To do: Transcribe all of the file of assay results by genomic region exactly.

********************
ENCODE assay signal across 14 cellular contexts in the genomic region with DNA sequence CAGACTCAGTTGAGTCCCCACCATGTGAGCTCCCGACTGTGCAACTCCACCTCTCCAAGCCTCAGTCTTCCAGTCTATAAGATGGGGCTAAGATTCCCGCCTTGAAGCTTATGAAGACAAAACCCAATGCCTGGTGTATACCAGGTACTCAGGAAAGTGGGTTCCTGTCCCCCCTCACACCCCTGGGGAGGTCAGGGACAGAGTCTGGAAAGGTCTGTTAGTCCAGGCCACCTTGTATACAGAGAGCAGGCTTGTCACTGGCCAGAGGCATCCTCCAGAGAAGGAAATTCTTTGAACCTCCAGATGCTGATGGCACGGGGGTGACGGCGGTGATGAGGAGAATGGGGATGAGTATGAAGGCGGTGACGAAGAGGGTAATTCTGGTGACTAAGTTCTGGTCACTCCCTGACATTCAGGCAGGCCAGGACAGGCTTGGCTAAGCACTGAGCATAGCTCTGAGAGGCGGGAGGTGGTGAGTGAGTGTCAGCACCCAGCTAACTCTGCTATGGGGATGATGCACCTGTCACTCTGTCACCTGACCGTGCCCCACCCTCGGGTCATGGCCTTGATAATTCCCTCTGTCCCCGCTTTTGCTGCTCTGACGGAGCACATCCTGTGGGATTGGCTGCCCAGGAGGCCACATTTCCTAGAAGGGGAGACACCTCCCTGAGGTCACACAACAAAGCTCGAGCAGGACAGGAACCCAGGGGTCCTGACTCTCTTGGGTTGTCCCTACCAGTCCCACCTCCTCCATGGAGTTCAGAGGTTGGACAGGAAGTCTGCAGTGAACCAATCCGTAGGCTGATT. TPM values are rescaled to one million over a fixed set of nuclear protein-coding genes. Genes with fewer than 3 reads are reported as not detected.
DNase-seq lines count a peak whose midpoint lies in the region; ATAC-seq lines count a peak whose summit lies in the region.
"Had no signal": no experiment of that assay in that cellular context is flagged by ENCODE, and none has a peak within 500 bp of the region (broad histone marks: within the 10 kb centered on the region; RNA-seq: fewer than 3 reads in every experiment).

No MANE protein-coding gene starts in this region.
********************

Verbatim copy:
ENCODE assay signal across 14 cellular contexts in the genomic region with DNA sequence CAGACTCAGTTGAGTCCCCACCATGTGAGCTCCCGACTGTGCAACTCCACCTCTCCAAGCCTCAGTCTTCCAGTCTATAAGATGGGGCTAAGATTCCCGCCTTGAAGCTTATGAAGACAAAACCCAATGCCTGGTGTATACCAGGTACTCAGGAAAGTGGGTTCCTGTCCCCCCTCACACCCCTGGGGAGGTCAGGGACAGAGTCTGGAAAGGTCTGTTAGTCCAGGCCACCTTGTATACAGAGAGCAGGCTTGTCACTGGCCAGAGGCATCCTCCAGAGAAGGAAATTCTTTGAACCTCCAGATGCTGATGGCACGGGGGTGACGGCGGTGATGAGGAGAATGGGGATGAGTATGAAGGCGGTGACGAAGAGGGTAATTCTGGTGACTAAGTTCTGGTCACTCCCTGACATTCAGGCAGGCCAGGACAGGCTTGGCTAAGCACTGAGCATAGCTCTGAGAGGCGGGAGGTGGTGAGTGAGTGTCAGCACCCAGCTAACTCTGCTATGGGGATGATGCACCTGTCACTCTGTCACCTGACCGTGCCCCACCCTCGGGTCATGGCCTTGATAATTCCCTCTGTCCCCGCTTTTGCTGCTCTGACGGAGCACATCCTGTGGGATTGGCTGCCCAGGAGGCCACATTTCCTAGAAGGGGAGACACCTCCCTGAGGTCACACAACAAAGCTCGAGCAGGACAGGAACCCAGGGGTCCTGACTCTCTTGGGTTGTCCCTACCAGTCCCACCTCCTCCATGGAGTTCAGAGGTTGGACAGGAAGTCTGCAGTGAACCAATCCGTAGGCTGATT. TPM values are rescaled to one million over a fixed set of nuclear protein-coding genes. Genes with fewer than 3 reads are reported as not detected.
DNase-seq lines count a peak whose midpoint lies in the region; ATAC-seq lines count a peak whose summit lies in the region.
"Had no signal": no experiment of that assay in that cellular context is flagged by ENCODE, and none has a peak within 500 bp of the region (broad histone marks: within the 10 kb centered on the region; RNA-seq: fewer than 3 reads in every experiment).

No MANE protein-coding gene starts in this region.